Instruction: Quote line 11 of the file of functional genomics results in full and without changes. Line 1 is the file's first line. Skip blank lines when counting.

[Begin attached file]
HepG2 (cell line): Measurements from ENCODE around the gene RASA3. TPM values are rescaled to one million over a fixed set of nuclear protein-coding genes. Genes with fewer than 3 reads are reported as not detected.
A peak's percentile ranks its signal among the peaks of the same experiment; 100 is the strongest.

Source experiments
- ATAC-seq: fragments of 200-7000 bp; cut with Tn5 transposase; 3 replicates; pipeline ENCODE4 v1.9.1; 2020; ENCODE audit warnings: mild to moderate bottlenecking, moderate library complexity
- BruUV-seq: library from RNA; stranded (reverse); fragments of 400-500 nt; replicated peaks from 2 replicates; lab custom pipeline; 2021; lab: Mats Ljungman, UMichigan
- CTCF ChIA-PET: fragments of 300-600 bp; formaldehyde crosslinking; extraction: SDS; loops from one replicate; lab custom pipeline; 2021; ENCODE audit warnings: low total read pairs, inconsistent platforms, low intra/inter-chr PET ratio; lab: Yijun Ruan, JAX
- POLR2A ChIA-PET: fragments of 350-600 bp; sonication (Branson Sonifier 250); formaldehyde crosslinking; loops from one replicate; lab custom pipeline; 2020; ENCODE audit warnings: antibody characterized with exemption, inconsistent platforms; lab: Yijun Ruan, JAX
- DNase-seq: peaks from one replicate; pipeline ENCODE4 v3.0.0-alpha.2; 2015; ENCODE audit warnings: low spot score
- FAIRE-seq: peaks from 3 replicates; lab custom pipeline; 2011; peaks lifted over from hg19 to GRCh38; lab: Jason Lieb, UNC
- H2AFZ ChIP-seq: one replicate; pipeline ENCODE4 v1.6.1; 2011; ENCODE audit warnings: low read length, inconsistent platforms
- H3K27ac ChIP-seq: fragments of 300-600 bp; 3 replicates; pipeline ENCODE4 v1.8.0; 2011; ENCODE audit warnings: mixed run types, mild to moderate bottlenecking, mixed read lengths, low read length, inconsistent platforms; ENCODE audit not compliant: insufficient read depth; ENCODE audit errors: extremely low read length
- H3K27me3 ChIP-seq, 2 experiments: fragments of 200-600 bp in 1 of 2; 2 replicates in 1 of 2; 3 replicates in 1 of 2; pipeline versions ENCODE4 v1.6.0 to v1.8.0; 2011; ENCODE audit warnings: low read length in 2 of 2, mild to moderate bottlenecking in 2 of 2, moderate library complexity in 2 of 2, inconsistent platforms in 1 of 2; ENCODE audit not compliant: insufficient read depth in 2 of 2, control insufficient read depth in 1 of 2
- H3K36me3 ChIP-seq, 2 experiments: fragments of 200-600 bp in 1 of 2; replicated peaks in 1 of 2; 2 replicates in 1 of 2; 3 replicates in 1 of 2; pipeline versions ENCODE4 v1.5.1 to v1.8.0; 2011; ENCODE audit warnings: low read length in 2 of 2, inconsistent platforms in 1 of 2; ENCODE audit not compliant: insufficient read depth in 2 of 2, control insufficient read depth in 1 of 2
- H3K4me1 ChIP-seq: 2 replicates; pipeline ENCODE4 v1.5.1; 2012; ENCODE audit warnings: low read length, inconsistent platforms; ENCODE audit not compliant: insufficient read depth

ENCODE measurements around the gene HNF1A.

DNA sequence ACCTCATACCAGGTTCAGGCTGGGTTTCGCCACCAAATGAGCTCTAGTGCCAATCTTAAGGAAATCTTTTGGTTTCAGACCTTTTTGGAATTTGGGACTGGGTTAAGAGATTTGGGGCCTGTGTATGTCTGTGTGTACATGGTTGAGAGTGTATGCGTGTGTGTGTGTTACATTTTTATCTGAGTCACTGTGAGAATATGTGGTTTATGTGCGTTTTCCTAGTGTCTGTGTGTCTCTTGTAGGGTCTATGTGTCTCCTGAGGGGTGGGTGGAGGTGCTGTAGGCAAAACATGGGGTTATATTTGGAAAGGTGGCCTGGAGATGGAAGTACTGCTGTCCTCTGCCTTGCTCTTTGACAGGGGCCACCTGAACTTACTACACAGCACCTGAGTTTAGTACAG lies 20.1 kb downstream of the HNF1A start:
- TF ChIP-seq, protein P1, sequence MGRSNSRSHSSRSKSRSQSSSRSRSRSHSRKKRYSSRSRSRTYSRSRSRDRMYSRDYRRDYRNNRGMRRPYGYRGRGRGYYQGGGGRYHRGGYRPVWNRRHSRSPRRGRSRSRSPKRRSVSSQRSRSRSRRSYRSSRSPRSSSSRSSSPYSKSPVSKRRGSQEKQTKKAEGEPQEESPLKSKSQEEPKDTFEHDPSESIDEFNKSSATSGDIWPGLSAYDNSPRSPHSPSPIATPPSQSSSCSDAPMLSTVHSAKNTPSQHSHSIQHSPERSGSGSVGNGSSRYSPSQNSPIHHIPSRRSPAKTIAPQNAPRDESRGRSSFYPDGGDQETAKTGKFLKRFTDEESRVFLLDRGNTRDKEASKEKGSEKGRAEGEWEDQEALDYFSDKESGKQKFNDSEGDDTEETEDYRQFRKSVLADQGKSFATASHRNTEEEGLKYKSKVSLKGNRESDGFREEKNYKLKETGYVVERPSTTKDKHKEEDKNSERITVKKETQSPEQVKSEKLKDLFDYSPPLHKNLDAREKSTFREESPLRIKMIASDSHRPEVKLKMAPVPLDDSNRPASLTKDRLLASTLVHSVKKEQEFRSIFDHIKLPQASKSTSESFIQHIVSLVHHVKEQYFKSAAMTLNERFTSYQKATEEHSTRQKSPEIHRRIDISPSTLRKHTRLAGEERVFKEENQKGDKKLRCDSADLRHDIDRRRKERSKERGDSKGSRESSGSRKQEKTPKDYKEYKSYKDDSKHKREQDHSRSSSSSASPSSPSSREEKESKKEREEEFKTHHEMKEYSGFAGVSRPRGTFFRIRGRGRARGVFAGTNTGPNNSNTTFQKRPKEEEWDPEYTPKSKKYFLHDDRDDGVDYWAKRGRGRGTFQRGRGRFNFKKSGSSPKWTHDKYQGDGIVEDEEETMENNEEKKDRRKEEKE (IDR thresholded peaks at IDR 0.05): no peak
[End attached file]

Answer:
- H3K27ac ChIP-seq: fragments of 300-600 bp; 3 replicates; pipeline ENCODE4 v1.8.0; 2011; ENCODE audit warnings: mixed run types, mild to moderate bottlenecking, mixed read lengths, low read length, inconsistent platforms; ENCODE audit not compliant: insufficient read depth; ENCODE audit errors: extremely low read length